Engagement for Answers
September 13, 2003
Incidents of homicidal gang activity in Los Angeles declined significantly in the late 1990s but there has been a rapid rise in recent years.
Gang violence is a law enforcement challenge but it is also a public health issue. Pathologies afflict the gang-initiated. For grief-ridden survivors of fatalities -- fearful residents living in “gang territory” and victims who survive gang violence -- there is often undiagnosed mental trauma. Emergency medical centers are often strained by gang-related carnage.
It’s been almost two decades since the U.S. surgeon general’s first conference on the public health dimensions of violence. According to the World Health Organization, significant gains have been made in epidemiology to understand risk factors for violence and to apply prevention strategies.
However, gang violence is primarily framed as a public safety issue. It’s a frame that promotes the perception that the only major solutions are related to law enforcement. In this frame, there are no connections between medical practitioners and gang members, victims and community stakeholders beyond the nexus of the emergency room.
This frame can be refocused if:
- Public health officials, mental health experts and providers of emergency medical care more effectively explain the impact of gang activity on public health and more actively disseminate the medical and psychiatric approaches to mitigating gang violence.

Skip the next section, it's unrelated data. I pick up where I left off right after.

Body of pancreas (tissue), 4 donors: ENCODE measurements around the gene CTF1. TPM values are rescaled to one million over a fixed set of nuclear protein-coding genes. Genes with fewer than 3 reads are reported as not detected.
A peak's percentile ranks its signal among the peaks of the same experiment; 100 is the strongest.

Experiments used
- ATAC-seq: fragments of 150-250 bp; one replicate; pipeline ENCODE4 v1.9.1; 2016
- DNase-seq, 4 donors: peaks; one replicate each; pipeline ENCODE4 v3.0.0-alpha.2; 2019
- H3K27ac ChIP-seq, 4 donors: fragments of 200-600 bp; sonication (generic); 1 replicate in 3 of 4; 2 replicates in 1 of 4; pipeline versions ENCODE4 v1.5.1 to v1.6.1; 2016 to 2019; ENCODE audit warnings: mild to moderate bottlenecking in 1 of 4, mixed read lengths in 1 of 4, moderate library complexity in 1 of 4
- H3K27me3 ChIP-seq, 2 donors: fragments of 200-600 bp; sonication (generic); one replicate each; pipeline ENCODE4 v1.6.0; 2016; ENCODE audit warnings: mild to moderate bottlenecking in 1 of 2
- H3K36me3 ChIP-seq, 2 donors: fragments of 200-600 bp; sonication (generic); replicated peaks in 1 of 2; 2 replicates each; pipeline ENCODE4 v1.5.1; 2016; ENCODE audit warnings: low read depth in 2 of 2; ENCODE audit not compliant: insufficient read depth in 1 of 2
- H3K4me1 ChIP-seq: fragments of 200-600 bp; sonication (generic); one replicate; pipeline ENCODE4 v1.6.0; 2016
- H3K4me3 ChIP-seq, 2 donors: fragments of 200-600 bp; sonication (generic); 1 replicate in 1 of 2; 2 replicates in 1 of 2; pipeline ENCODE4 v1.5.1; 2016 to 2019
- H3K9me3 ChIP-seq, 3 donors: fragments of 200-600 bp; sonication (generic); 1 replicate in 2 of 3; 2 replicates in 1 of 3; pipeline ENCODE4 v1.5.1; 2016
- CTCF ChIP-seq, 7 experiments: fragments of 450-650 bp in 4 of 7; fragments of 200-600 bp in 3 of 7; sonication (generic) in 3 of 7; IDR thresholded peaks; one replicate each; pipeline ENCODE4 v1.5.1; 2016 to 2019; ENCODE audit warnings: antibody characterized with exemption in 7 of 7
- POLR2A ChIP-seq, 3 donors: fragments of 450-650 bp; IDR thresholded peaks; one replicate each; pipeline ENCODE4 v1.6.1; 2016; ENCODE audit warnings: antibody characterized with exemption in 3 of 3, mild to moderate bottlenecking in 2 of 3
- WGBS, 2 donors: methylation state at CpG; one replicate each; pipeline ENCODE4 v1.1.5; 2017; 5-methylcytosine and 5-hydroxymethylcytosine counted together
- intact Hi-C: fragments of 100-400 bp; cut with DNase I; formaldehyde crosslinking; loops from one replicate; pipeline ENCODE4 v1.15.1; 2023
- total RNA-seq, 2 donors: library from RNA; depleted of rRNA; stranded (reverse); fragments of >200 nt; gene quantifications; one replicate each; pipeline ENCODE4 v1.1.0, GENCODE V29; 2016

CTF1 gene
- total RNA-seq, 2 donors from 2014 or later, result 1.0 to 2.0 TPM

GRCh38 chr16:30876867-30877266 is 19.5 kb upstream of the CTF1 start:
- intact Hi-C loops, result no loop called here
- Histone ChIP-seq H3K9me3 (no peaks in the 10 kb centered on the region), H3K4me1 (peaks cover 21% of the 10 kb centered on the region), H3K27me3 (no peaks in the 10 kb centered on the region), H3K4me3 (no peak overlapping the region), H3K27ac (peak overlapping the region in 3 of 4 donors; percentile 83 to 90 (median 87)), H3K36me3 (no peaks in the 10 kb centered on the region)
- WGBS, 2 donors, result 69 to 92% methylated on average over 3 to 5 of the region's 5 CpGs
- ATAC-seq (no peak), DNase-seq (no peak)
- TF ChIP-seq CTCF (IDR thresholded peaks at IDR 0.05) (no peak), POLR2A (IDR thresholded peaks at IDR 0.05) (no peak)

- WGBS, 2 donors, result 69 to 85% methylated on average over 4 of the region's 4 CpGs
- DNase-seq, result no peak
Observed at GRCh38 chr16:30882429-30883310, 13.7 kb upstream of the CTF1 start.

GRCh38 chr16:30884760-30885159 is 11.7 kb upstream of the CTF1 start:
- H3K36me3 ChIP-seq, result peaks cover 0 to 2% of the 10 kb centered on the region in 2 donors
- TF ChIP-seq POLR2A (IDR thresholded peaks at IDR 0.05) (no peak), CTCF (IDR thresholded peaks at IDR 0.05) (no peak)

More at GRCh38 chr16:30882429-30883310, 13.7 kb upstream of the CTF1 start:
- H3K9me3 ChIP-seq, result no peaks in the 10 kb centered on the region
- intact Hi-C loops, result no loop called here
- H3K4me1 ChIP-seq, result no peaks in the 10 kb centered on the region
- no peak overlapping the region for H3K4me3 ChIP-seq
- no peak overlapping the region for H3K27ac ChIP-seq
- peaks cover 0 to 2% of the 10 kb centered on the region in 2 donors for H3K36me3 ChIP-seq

- Community stakeholders involved in counseling and intervention engage public health and medical officials in solutions-based partnerships.
- Journalists better understand the largely under-reported impact of gangs and gang violence on public health and find sources who can present health-based solutions.
On Sept. 13, 2003, leaders from these three constituencies came together to seek solutions at a public forum sponsored by the UCLA Center for Communications and Community, the Black Journalists Association of Southern California and The California Wellness Foundation. The forum was produced in association with the Los Angeles chapter of the Asian American Journalists Association, the California Chicano News Media Association and the Los Angeles Press Club.